North Allegheny’s ROTC cadets honor veterans’ service, sacrifice

From organizing food drives to managing parking at community events, members of the North Allegheny High School’s Air Force Junior Reserve Officers’ Training Corps thrive on community service.

On Veterans Day, their goal was to honor the service and sacrifice of the nation’s many veterans.

“Service members do so much for this country and deserve at least one day to be recognized,” said AFJROTC student representative Josie Olmstead.

They were set to march in the annual Pittsburgh Veterans Day parade on Nov. 11, leading the NA high school band.

North Allegheny AFJROTC has participated in the parade several times over the years, said North Allegheny AFJROTC instructor Don Accamando. The NA Tiger Marching Band has marched in the Downtown parade for more than 20 years, according to Brandi Smith, NA public relations specialist.

The cadets also planned to attend the 23rd Annual Veterans Day Breakfast at Duquesne University, presented by the Veterans Leadership Program, to hear guest speaker and Pittsburgh resident Eric McElvenny, who served as a U.S. Marine Corps infantry officer.

Accamando, a retired Air Force lieutenant colonel, was to serve as the emcee for the breakfast, a role he filled during his 11-year tenure at Duquesne University as the director of the Office for Military and Veteran Students.

This is a valuable learning experience for the AFJROTC cadets to hear from veterans like McElvenny, who selflessly dedicate their lives to support and defend the Constitution against all enemies foreign and domestic, Accamando said.

“It’s important to provide time during our busy lives to reflect and give blessings for our freedom and to honor those who voluntarily step forward to protect them,” said Accamando, who joined the District this year teaching aerospace science and leadership.

McElvenny provides a great model on how anything is possible “with the right attitude and effort,” said Accamando.

After graduating from the U.S. Naval Academy, McElvenny was deployed three times. On his final tour in Afghanistan, he stepped on an improvised explosive device resulting in the amputation of his right leg below the knee. After a long road to healing, he was determined to race in the Ironman Triathlon. He has participated in the grueling race eight times, encouraging others with his story.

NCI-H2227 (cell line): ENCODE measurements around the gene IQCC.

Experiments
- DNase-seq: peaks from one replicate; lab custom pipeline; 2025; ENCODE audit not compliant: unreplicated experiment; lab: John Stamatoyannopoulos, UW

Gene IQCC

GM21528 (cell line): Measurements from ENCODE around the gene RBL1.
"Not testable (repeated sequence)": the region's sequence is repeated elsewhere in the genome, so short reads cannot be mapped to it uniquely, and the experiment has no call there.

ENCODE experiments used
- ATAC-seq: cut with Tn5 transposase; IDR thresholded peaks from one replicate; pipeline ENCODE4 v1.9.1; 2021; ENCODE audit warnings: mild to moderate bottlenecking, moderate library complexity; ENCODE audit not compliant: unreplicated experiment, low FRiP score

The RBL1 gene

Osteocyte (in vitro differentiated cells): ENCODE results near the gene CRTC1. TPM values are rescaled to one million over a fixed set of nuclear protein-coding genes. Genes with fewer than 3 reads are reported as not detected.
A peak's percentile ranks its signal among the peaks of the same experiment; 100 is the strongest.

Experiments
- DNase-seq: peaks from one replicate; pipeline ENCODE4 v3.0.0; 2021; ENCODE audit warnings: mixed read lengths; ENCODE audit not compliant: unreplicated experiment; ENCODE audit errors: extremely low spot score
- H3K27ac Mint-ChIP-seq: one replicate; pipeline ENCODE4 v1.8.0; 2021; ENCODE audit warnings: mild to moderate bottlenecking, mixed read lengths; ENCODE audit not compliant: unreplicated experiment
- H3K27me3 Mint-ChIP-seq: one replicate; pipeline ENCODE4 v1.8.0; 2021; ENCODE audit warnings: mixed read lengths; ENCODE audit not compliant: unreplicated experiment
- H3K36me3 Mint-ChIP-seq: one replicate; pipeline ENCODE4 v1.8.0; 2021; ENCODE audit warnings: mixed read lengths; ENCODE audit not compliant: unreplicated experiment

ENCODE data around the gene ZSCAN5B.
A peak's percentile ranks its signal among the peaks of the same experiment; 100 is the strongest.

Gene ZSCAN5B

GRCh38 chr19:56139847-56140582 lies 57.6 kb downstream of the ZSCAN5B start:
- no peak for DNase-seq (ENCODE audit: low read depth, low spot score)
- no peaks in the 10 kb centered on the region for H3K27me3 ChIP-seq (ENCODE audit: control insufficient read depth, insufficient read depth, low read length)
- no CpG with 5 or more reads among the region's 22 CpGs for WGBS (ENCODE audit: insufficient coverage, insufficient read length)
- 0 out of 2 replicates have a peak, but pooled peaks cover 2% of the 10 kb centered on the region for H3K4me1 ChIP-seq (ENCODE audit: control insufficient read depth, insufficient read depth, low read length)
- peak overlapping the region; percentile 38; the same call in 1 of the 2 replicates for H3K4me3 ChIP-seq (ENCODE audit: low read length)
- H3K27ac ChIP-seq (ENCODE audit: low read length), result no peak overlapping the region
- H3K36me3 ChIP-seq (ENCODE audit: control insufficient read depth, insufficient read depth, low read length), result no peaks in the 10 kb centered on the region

His inspirational message is important for everyone to hear, especially now during the pandemic, Accamando said.

“He consistently returns to his love of country in spite of everything that happened to him,” said Accamando.

Olmstead has been in the JROTC program for three years and said it’s an honor to pay tribute to McElvenny and other veterans.

The North Allegheny AFJROTC is open to North Allegheny students in ninth through 12 grade. Olmstead says the program builds character, teaches life skills and fosters responsibility. It’s also a great place to meet people who share similar values. She said she met some of her best friends in the program. There are 85 cadets, she said.

JROTC helps with parking at football games or local events like McCandless Days. Most recently cadets assisted parking at North Allegheny’s recent Trick or Trot. They also conduct food drives or participate in other charitable efforts.

And it is an impressive addition to one’s resume when applying for college or anywhere else, said Olmstead, 16.

Retired Chief Master Sgt. Terry Speer has been an instructor with the North Allegheny AFJROTC program for six years. Prior to that he was at Plum School District for eight.

He said a broad spectrum of students join the program. And just because they join, doesn’t mean they are planning on a military career after they graduate.

“We produce graduates from this program that go off and do all types of great things in the civilian world,” Speer said.

The purpose and overall mission of the program is to develop a dedicated person who will serve their community and nation, said Speer, who teaches aerospace science and leadership.

“I’m proud of the cadets that graduate from here,” said Speer.

Natalie Beneviat is a Trib Total Media contributing writer.

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